[rating=4]Starring: Liam Neeson, Ben Kingsley, Ralph Fiennes, Caroline Goodall, Jonathan Sagall, Embeth Davidtz
Director(s): Steven Spielberg
Writer(s): Screenplay by Steven Zaillian, based upon the novel by Thomas Keneally
Thank God Steven Spielberg finally got hip to the fact that DVD’s were here to stay. Far too many times I had to pull out my laserdisc copy of Schindler’s List and listen to the big disc spin loudly on my outdated laserdisc player. Finally on DVD, Spielberg’s masterpiece has never looked or sounded better. A film that is as historically important as it is beautiful, we can finally throw out our SLP copies on VHS and look forward to years of viewing on DVD.
The story of Chez born Oskar Schindler (Liam Neeson), a man who saved thousands of Jews from the Nazi wrath is a noble one. Yes, he did exploit cheap Jewish labor during one of the most heinous moments in the last hundred years. However, in the end it was the lives he saved that delivers the film’s moral crescendo.
Watching it again on DVD, I was prompted to pause the film’s opening image. The candle (which represented life) burns brighter than ever, striking an emotional cord I haven’t felt since I last saw the movie on laserdisc. The one thing I thought would have made the film even better was if its dialog was delivered in its native tongue (ala The Passion of the Christ).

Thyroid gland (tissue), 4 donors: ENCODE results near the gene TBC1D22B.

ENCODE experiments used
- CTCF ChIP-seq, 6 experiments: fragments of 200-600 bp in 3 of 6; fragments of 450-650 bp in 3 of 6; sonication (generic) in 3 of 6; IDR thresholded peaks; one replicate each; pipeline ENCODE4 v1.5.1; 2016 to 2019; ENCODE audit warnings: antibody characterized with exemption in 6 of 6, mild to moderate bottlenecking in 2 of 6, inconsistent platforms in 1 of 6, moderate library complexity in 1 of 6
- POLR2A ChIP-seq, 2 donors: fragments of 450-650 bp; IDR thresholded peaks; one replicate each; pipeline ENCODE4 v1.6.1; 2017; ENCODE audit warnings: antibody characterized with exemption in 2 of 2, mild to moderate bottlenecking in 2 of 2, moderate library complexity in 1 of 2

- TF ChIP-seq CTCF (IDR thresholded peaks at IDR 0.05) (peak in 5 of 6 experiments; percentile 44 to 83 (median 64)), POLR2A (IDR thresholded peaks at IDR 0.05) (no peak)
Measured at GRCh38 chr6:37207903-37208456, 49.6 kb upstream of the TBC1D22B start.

Like Orson Welles with Citizen Kane, Spielberg gets the best out of many of the key personnel in the film: Janusz Kaminski (winner of the academy award for cinematography); Raph Fiennes (nominated for supporting actor only to lose to Tommy Lee Jones); Steve Zallian (best screenplay); and Liam Nesson (whose next appearance will be in the new Batman movie) in a captivating performance as Schindler. Nonetheless, with all these great performances and creative minds, it is Spielberg’s vision that made the film a masterpiece.
One thing to point out is that there are two different version of Schindler’s List on DVD available to the consumer. The poor man’s version, which I bought, and the special two disc collector’s edition, complete with two documentaries, original score and a plex-glass case that won’t fit in your DVD tower. So if you purchase this one, just take the plastic off.
As for the transfer, it’s as good, if not better than any wide screen b/w film that has been released on DVD. Someday, I hope Raging Bull — another beautiful, modern classic filmed in black and white — will receive similar treatment.
As for the bad, because of the films 130 minute running time, you’re stuck with having to flip the disc over in order to few the last portion of the film. “Side 2” is also where you can view the “Voices From The Past” documentary.
Run Time: 3 hrs., 15 mins.